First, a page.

Our quarterly guidance issued on January 28, 2020 reflected the best information available at the time as well as our best estimates about the pace of return to work following the end of the extended Chinese New Year holiday on February 10. Work is starting to resume around the country, but we are experiencing a slower return to normal conditions than we had anticipated. As a result, we do not expect to meet the revenue guidance we provided for the March quarter due to two main factors.
The first is that worldwide iPhone® supply will be temporarily constrained…The second is that demand for our products within China has been affected.
So why hasn’t the market dropped more? The answer, in our opinion, is twofold. First, if the market believes the impact to global economic growth is temporary, it usually looks past the issue and expects the difference to be made up later in the cycle. Second, central banks often respond to such events by implementing rate cuts or injecting liquidity into their financial system, as the People’s Bank of China did two weeks ago.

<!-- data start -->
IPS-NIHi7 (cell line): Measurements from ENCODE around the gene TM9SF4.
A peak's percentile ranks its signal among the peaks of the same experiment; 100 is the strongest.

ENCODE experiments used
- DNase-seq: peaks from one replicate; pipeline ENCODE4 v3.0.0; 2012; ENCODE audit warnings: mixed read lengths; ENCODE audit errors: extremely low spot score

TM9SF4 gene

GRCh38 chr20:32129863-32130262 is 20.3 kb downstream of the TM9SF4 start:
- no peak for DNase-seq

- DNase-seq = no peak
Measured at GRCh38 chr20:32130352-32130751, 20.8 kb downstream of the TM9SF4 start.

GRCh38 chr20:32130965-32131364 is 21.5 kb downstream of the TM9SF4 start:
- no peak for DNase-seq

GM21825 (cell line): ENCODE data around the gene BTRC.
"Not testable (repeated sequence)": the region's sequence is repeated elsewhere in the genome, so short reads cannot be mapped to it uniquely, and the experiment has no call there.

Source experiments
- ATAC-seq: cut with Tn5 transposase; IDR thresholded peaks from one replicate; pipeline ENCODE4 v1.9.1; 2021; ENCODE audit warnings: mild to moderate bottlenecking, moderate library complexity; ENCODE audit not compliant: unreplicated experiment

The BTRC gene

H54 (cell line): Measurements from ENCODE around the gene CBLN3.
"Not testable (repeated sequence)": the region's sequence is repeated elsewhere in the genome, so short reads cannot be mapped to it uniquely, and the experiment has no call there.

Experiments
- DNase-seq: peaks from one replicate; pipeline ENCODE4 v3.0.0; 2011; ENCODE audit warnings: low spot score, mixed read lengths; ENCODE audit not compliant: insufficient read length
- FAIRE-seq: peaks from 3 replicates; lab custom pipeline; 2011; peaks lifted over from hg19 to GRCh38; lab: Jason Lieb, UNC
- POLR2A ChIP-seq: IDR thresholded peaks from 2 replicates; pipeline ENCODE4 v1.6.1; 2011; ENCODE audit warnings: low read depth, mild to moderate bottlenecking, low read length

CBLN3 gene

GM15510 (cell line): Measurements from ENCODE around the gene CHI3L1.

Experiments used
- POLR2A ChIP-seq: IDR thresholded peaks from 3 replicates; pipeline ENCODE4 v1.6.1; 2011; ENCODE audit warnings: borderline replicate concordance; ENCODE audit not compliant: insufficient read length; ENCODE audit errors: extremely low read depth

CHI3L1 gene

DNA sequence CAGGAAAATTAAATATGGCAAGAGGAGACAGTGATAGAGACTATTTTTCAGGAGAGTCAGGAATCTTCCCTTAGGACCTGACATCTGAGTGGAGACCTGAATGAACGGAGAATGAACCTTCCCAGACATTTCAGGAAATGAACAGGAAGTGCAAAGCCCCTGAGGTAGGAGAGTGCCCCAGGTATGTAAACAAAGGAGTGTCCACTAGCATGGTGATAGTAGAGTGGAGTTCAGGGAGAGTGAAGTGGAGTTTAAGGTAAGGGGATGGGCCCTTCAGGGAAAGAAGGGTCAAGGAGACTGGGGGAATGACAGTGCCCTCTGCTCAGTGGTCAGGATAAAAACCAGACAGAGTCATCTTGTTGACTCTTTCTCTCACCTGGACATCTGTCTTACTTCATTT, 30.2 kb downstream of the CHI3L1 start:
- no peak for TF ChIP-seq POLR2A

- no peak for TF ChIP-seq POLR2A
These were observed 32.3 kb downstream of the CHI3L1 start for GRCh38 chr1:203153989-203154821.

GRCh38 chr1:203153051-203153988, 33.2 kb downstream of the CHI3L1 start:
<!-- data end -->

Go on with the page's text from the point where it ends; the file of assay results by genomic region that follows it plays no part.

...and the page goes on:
The most vulnerable emerging market economies are either loosening monetary policy, increasing government spending, or both. Currently, there are only two economies tightening monetary policy, as depicted in the graphic below:
Although the Fed has taken no action, they are paying attention. Fed Chair Jay Powell recently gave congressional testimony where he stated that they are “monitoring” the impact of the virus and the potential disruptions to the global economy. Should growth turn down, the Fed will likely cut interest rates. It is also a good bet that if the situation worsens and spreads outside of China, the market may not be as forgiving.